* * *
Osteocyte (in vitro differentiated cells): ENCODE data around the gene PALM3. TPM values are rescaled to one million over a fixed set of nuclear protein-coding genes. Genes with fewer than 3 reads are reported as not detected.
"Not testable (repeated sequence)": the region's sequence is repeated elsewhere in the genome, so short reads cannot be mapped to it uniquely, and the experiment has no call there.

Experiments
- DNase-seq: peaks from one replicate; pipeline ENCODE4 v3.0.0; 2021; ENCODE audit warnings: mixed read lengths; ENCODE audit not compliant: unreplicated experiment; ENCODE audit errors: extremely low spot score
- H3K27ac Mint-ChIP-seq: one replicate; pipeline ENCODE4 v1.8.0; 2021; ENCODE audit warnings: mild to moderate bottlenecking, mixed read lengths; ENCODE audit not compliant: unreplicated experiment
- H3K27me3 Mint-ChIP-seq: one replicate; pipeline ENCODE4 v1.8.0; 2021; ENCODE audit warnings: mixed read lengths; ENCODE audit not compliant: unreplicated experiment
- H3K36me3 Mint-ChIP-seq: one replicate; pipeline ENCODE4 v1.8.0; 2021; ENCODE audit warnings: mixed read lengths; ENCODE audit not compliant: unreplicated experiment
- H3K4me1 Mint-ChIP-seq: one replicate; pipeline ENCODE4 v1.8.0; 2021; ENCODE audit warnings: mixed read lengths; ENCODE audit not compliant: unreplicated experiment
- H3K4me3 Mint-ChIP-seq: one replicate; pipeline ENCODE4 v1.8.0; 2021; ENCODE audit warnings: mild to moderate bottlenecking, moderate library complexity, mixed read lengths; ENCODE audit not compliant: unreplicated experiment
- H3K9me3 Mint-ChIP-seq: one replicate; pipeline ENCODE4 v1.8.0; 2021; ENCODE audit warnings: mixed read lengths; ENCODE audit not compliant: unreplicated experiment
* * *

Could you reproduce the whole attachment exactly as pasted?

Osteocyte (in vitro differentiated cells): ENCODE data around the gene PALM3. TPM values are rescaled to one million over a fixed set of nuclear protein-coding genes. Genes with fewer than 3 reads are reported as not detected.
"Not testable (repeated sequence)": the region's sequence is repeated elsewhere in the genome, so short reads cannot be mapped to it uniquely, and the experiment has no call there.

Experiments
- DNase-seq: peaks from one replicate; pipeline ENCODE4 v3.0.0; 2021; ENCODE audit warnings: mixed read lengths; ENCODE audit not compliant: unreplicated experiment; ENCODE audit errors: extremely low spot score
- H3K27ac Mint-ChIP-seq: one replicate; pipeline ENCODE4 v1.8.0; 2021; ENCODE audit warnings: mild to moderate bottlenecking, mixed read lengths; ENCODE audit not compliant: unreplicated experiment
- H3K27me3 Mint-ChIP-seq: one replicate; pipeline ENCODE4 v1.8.0; 2021; ENCODE audit warnings: mixed read lengths; ENCODE audit not compliant: unreplicated experiment
- H3K36me3 Mint-ChIP-seq: one replicate; pipeline ENCODE4 v1.8.0; 2021; ENCODE audit warnings: mixed read lengths; ENCODE audit not compliant: unreplicated experiment
- H3K4me1 Mint-ChIP-seq: one replicate; pipeline ENCODE4 v1.8.0; 2021; ENCODE audit warnings: mixed read lengths; ENCODE audit not compliant: unreplicated experiment
- H3K4me3 Mint-ChIP-seq: one replicate; pipeline ENCODE4 v1.8.0; 2021; ENCODE audit warnings: mild to moderate bottlenecking, moderate library complexity, mixed read lengths; ENCODE audit not compliant: unreplicated experiment
- H3K9me3 Mint-ChIP-seq: one replicate; pipeline ENCODE4 v1.8.0; 2021; ENCODE audit warnings: mixed read lengths; ENCODE audit not compliant: unreplicated experiment